“Recognition of road crashes as a major public health problem that is predictable and preventable is essential in addressing this emerging epidemic,” said Norton. “Many high income countries, such as Australia, have had dramatic successes in reducing the incidence of road traffic injuries in recent decades despite increases in motorization. Australian expertise can thus play an important role in helping countries in the region to modify and implement intervention strategies that are known to be effective.”

Many strategies to produce safer people, safer roads and safer vehicles had shown success in reducing fatalities and casualties, Norton said. For example, introducing graduated driver licensing systems reduced road crash injury rates among 16-year-olds by 28% in wealthier regions; the introduction of speed humps in Ghana showed a 55% reduction in all road traffic deaths; use of daytime running lights for motorised two-wheelers led to a 15 % reduction in fatal daytime crashes in Singapore; and use of seatbelts has been shown to reduce the risk of serious injury by 40% and fatal injury by 65%, although vehicles in many low and middle income countries often lack functioning seatbelts.

The authors also emphasise the importance of establishing surveillance systems that will monitor patterns of injuries and impacts of preventive strategies. Such surveillance systems must capture not only deaths but also non-fatal outcomes, given the potentially catastrophic impacts of non-fatal injuries on families and communities who must care for these individuals.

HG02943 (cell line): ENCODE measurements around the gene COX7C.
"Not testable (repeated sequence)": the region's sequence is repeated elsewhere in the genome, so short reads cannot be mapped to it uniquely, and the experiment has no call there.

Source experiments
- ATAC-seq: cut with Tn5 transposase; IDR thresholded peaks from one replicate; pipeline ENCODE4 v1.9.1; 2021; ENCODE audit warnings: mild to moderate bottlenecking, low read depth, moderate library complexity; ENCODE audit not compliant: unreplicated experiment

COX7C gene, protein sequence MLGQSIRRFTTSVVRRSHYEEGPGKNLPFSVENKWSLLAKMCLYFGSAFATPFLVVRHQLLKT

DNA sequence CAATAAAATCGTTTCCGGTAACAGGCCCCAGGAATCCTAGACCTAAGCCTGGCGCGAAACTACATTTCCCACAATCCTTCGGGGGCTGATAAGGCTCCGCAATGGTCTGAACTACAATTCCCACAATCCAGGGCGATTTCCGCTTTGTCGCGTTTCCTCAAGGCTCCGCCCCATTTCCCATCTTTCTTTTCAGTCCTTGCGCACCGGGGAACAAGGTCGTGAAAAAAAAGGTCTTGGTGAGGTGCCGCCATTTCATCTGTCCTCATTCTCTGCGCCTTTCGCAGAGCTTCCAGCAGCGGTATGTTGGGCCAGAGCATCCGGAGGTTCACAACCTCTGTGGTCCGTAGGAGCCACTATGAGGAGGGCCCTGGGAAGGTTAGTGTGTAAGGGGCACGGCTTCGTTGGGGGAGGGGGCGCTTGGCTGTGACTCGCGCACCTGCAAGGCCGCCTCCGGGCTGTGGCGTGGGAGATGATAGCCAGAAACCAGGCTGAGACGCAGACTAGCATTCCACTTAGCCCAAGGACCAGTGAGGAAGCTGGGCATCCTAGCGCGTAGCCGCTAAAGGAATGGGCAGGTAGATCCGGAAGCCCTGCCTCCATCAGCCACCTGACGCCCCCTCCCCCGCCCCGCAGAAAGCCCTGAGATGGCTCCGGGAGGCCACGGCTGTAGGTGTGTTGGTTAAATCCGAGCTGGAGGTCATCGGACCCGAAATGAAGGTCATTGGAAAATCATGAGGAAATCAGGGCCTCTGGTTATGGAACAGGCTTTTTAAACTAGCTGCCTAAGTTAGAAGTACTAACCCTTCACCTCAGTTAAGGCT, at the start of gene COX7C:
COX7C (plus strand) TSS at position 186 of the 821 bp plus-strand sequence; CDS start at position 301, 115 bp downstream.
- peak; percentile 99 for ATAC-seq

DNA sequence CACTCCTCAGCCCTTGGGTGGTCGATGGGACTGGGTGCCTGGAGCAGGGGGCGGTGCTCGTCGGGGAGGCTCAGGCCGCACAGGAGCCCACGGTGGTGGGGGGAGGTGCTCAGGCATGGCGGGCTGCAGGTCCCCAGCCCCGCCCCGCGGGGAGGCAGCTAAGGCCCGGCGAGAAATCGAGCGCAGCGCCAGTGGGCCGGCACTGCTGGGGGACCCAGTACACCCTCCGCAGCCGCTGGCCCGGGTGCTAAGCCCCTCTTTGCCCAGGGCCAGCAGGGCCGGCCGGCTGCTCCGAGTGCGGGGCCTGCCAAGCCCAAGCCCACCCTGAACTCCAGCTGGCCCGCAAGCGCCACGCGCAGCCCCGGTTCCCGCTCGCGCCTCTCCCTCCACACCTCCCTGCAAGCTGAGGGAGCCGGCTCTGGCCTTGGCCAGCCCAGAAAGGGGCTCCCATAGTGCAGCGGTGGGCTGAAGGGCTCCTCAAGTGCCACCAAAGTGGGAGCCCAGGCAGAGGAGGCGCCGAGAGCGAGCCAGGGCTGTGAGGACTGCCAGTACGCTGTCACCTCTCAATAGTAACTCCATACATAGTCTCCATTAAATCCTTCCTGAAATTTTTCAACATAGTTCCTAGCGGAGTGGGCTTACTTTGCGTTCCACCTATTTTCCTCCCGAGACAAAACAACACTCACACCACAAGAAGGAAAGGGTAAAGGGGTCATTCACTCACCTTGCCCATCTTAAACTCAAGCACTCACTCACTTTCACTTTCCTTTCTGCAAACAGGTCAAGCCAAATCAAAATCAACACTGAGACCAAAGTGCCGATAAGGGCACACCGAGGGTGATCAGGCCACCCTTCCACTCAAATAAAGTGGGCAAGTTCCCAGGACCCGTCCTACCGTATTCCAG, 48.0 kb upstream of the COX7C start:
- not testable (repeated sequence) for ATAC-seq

“A continuing global commitment to address the growing problem of road traffic injuries is required,” said Norton. “This must recognise the disparities in the experience of road injury based on income and social context, between and within countries.”

Emma Eyles | alfa
Further information:
http://www.thegeorgeinstitute.org/

More articles from Business and Finance:

nachricht Microtechnology industry is hiring – positive developments of past years continue
09.04.2018 | IVAM Fachverband für Mikrotechnik

nachricht RWI/ISL-Container Throughput Index with minor decline on a high overall level
20.03.2018 | RWI – Leibniz-Institut für Wirtschaftsforschung

All articles from Business and Finance >>>

The most recent press releases about innovation >>>

Die letzten 5 Focus-News des innovations-reports im Überblick:

Im Focus: Color effects from transparent 3D-printed nanostructures

New design tool automatically creates nanostructure 3D-print templates for user-given colors
Scientists present work at prestigious SIGGRAPH conference

Most of the objects we see are colored by pigments, but using pigments has disadvantages: such colors can fade, industrial pigments are often toxic, and...